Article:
I conduct a survey experiment to study the relationship between people's beliefs about the size of the gender wage gap and their demand for policies aimed at mitigating it. Beliefs causally affect support for equal pay legislation and affirmative action programs, but cannot account for the polarization in policy views by partisanship and gender. Changes in policy demand seem to be driven by changes in beliefs about discrimination in labor markets and fairness concerns, while self-interest appears less important. I provide evidence that pessimism about the effectiveness of government intervention limits the elasticity of policy demand to perceived wage differentials.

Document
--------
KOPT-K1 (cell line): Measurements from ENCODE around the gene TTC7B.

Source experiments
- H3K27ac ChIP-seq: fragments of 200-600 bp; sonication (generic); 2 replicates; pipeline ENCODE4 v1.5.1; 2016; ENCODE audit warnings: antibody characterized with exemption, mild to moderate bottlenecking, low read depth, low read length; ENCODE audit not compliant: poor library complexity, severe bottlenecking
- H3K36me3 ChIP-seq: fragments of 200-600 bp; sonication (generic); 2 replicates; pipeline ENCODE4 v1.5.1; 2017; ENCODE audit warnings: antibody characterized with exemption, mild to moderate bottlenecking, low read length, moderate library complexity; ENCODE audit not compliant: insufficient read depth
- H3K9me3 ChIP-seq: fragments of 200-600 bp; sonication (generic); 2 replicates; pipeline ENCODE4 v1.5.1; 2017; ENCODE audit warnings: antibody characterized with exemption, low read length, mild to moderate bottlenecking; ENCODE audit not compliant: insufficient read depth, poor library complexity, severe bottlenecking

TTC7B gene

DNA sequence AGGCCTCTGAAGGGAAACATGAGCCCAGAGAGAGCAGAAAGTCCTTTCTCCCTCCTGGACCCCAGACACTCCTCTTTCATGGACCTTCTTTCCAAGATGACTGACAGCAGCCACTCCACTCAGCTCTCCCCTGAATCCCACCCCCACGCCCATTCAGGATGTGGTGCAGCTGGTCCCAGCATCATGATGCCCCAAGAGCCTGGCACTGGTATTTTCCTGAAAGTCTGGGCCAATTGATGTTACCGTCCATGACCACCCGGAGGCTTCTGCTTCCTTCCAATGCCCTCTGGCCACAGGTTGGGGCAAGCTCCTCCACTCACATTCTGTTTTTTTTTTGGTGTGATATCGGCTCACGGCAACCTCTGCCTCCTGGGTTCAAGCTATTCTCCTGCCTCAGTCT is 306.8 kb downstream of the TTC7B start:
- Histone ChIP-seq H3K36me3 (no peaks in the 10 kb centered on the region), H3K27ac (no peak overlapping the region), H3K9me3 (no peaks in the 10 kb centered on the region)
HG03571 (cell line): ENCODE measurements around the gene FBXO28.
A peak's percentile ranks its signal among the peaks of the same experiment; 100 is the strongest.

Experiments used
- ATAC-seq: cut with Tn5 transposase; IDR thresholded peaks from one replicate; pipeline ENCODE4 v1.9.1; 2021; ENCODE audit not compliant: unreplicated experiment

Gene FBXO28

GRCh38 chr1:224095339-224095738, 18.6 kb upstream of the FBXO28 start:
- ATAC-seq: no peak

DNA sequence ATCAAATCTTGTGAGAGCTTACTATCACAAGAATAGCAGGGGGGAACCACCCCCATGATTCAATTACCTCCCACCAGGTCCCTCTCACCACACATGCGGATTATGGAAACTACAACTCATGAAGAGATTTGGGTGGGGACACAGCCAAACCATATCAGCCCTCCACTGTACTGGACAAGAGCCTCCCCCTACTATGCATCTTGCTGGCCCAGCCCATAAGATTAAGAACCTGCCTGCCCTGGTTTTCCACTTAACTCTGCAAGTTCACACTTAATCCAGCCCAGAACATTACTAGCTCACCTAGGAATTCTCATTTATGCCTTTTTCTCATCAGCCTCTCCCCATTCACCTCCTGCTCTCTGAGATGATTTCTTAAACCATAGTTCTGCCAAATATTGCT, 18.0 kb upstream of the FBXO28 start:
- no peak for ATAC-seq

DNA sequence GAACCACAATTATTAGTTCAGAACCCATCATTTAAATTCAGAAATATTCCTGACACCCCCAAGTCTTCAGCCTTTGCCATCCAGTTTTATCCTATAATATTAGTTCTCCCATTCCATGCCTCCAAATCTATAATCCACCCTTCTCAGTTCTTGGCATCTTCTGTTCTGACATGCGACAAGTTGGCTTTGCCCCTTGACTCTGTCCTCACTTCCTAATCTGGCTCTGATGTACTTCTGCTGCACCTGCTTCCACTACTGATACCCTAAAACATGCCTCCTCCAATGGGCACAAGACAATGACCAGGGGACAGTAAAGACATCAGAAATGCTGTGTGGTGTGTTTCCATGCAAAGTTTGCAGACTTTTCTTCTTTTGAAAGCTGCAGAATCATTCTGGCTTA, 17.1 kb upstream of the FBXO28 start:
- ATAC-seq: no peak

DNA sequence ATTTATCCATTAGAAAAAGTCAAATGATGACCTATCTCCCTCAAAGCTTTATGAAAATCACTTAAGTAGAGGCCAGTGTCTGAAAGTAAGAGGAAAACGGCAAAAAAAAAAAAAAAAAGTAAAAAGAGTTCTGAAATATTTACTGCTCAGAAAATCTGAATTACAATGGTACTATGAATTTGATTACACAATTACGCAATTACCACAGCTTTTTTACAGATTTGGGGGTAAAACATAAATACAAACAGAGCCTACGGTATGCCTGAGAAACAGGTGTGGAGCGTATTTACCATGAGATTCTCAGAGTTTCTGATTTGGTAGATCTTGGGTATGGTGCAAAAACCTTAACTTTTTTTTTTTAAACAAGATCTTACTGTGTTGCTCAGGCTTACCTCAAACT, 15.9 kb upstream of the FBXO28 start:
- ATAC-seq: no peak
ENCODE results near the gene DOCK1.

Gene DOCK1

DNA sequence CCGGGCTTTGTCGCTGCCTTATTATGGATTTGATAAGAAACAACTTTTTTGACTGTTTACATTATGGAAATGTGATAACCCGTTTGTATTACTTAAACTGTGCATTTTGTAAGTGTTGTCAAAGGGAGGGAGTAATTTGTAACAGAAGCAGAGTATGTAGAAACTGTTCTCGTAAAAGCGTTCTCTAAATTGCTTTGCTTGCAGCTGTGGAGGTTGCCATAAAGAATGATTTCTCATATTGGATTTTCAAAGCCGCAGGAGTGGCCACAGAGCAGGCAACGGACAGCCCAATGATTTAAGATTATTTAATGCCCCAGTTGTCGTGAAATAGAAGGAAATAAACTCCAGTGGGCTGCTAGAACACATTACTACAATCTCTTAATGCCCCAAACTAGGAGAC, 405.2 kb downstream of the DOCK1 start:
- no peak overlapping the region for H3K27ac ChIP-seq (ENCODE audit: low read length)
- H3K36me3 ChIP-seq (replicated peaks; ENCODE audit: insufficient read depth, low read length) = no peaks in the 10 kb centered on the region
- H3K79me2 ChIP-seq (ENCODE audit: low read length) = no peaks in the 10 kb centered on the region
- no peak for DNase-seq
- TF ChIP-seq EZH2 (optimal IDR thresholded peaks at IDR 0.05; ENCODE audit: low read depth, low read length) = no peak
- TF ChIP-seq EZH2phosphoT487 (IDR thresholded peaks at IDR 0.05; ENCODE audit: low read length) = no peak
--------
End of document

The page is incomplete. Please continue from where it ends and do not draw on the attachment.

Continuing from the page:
"How Do Beliefs about the Gender Wage Gap Affect the Demand for Public Policy?"
American Economic Journal: Economic Policy,
Equity, Justice, Inequality, and Other Normative Criteria and Measurement
Search; Learning; Information and Knowledge; Communication; Belief; Unawareness
Economics of Gender; Non-labor Discrimination
Time Allocation and Labor Supply
Wage Level and Structure; Wage Differentials